The task of detecting, indexing, and tracking near-earth objects is a long-term progressive undertaking. As of 1990, as stated in the article, we were blissfully unaware that we live on a planet that moves through a cosmic shooting gallery. Our efforts over the past two decades have enlightened us, not only to what is really out there, but also to the potential for humans to protect all earthlings from cosmic impact. We can do this by finding out is out there, how these objects behave and determine what their futures will be with respect to us here on Earth. A time will come when we will have cataloged nearly all the potentially threatening asteroids. Right now, our technologies permit us to gain a good record for the largest and middle-sized asteroids. Chelyabinsk was a very visible reminder that we must do better and we will. Our detection capabilities improve with each passing year and the time will come when the 17-meter objects do not become known to us only upon arrival but several years ahead of time. Armed with this knowledge, we will be able to mount a defense and deflection system that will be implemented against it to send out of our way well before impact. This is no fools errand, but a vital and necessary program that our children's grandchildren will be happy we had the foresight to launch.

      February 27, 2013 at 7:28 pm |
  9. Jeffrey Root

    The people commenting on this board are idiots. What hit in Russia was not an asteroid, but a meteor, much smaller in size.

    February 15, 2013 at 2:48 pm |
    • Jer_DC

      Most people commenting on any news board are idiots. Is this your first time on the internet?

      February 15, 2013 at 2:54 pm |
      • Mark

        The Chelyabinsk object was indeed an asteroid. As it drifted in near-earth orbit it was asteroid. Upon its entry into Earth's atmosphere, this asteroid became a meteor, then a fireball as it became superheated from the friction with the air against it at 40km/sec.

        February 27, 2013 at 7:22 pm |
    • Men in Black

      Jeff – here's some education for free – a meteor is an asteroid or other object that burns and vaporizes upon entry into the Earth's atmosphere; meteors are commonly known as "shooting stars." If a meteor survives the plunge through the atmosphere and lands on the surface, it's known as a meteorite. There's no universally accepted, hard-and-fast definition (based on size or any other characteristic) that distinguishes a meteoroid from an asteroid — they're simply smaller than asteroids.

      February 15, 2013 at 3:01 pm |
      • Jer_DC

        "The size of the object before hitting the atmosphere was about 49 feet (15 meters) and had a mass of about 7,000 tons... about one-third the diameter of asteroid 2012 DA14." NASA.gov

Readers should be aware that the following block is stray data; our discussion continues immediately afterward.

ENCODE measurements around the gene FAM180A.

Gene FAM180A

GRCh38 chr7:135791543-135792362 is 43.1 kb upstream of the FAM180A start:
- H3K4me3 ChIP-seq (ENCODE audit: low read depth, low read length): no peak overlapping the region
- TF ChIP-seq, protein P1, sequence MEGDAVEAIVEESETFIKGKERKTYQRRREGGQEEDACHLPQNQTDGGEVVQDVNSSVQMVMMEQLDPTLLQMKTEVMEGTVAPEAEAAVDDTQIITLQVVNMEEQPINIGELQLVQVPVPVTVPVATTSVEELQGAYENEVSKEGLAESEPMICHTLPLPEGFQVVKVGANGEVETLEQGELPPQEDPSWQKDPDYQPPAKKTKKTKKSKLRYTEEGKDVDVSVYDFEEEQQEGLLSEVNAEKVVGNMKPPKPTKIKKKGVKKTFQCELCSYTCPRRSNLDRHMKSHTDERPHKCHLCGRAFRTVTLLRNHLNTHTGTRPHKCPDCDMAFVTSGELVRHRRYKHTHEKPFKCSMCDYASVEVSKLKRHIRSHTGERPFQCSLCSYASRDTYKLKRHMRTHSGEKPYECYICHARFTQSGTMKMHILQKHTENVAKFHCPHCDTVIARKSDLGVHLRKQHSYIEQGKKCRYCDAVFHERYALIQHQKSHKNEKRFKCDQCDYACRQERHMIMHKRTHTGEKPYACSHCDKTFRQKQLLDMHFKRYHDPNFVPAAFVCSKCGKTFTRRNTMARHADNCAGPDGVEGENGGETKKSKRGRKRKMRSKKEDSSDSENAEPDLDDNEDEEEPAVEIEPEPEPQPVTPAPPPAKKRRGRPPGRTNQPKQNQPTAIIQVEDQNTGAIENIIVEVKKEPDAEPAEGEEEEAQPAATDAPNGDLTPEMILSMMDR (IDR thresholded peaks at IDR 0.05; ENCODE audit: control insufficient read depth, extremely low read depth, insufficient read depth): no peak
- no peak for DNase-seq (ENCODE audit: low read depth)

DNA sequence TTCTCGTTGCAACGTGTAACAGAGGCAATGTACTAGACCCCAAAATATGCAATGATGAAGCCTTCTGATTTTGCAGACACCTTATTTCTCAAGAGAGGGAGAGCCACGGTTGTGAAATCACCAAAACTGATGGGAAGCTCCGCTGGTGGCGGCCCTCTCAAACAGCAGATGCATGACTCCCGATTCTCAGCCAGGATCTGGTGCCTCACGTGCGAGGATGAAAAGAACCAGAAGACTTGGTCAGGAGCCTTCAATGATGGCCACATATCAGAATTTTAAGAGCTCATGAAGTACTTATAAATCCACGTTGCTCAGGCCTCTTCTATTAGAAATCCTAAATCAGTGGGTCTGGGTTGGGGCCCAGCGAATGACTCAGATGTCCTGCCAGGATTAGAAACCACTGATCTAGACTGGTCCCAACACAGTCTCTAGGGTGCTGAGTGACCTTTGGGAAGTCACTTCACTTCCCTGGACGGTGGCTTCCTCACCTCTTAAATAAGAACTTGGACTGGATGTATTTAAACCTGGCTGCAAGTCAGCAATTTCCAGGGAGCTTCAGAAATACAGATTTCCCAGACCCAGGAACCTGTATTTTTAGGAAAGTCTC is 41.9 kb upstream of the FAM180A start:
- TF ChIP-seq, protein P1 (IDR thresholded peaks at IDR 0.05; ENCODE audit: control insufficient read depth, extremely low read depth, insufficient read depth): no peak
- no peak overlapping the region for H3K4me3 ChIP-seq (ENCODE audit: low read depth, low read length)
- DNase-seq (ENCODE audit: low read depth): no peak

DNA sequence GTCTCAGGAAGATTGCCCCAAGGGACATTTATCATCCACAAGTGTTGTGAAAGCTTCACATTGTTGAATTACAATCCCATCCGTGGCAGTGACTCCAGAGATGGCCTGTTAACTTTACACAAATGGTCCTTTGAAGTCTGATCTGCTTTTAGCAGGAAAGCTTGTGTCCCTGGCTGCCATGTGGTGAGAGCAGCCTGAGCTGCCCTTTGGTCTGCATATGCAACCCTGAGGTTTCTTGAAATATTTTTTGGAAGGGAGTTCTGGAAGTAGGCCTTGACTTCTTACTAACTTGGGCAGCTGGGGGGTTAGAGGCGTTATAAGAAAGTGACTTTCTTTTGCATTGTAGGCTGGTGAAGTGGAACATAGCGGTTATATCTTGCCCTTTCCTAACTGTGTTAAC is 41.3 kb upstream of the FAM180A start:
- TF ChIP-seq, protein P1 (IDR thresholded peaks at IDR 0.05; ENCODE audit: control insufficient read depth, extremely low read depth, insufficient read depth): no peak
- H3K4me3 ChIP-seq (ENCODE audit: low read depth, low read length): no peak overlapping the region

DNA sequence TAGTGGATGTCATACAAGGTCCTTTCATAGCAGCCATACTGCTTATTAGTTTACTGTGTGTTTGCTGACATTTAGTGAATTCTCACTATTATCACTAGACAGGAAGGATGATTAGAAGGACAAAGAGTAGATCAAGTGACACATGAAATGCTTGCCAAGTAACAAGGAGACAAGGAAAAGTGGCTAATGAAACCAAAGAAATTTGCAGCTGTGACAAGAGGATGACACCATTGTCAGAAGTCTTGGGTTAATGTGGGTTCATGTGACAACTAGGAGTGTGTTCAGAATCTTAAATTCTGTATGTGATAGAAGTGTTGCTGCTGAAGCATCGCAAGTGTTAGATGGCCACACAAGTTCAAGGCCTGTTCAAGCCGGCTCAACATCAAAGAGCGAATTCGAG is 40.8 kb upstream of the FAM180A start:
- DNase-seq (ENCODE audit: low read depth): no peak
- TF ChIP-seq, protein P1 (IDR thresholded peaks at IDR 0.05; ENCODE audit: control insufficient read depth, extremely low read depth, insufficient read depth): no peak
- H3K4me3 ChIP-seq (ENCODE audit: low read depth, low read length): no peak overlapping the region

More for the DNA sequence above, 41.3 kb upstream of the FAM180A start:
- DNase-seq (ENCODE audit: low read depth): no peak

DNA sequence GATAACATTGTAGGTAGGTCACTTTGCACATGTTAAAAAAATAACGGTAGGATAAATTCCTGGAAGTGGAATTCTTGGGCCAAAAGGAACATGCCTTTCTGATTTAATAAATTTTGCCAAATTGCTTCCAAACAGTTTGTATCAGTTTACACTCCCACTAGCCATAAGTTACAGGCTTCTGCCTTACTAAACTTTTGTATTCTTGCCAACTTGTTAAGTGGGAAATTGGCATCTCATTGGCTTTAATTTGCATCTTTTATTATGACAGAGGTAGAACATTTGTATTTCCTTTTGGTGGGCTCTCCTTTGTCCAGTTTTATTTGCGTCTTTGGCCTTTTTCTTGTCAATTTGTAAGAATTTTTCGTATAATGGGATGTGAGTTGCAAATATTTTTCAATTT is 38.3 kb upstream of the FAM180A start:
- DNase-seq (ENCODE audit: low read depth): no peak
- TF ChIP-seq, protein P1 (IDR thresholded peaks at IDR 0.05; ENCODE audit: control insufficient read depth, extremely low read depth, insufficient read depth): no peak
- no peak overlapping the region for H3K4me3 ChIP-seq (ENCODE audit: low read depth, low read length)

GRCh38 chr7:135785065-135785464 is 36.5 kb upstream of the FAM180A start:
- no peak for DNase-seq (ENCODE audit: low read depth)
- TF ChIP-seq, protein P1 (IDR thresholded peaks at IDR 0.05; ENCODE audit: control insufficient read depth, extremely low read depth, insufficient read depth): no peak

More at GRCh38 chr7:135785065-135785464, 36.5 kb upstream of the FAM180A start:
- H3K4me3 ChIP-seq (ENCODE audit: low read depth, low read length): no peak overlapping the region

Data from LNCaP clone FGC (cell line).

February 15, 2013 at 3:15 pm |
  10. Jer_DC

    Yeomans : “…so that in 10 or 20 years or so when the asteroid was predicted to impact Earth, it would miss by a wide margin.”

    The warning window on these collision-course asteroids, or near misses, like 2012 DA14 and 2008 TC3, has been at most about a day. It seems that most of these near-Earth orbit asteroids aren’t detected until they either pass near the Earth, or after they crash into it. 20 years warning? I don't get it.

    February 15, 2013 at 2:47 pm |
  11. Men in Black

    Last quote in article is classic... maybe he should focus on having a little less fun and more "bulldog tenacity".

    February 15, 2013 at 2:36 pm |
  12. stambo

    Irony. Here is an article where a 'scientist' pats himself on the back and tells us all once again they understand everything...and then 'BANG!' reality hits. What a maroon!

    February 15, 2013 at 2:30 pm |
  13. Mike

    If this guy thinks there's not chance today's asteroid will hit the earth...time to duck and cover!

    February 15, 2013 at 2:26 pm |
  14. Mike

    Rather ironic timing, isn't it? Nope...still don't see it. BOOM!!!

    February 15, 2013 at 2:24 pm |
  15. jon

    It is long overdue that the human race needs to find a way to inhabit Mars as an alternative in case there is a life ending asteroid impact on Earth. The human race is far too advanced to allow ourselves to become extinct like the dinosaurs because we didn't prepare enough with the knowledge and technology we possess today. We are too intelligent and valuable to allow a cosmic event to end our species. Our ancestors did everything they could to survive and we need to learn how to survive on other planets and eventually other solar systems to carry on our legacy and existence in the universe.

    February 15, 2013 at 2:20 pm |
    • TAK

      But it is a bit of a paradox that in order to reduce the risk of extinction from an asteroid impact we should establish a colony on Mars; a planet in much more danger due to its proximity to the asteroid belt.

      February 15, 2013 at 2:52 pm |
  16. Mott

    Probably time to delete this article. Makes the author look like a fool.

    February 15, 2013 at 2:19 pm |
  17. Mary Glance

    Exactly what I thought. The same day the world is surprised with a meteor(which is an asteroid that fell on earth) in Russia, we get an article pretending that asteroids don't surprise us anymore. Good timing Yeomans.

    February 15, 2013 at 1:56 pm |
  18. Men in Black

    Yeomans.... time for your yearly performance review. You missed one (it hit Russia). Time to look for a new job.

    February 15, 2013 at 1:23 pm |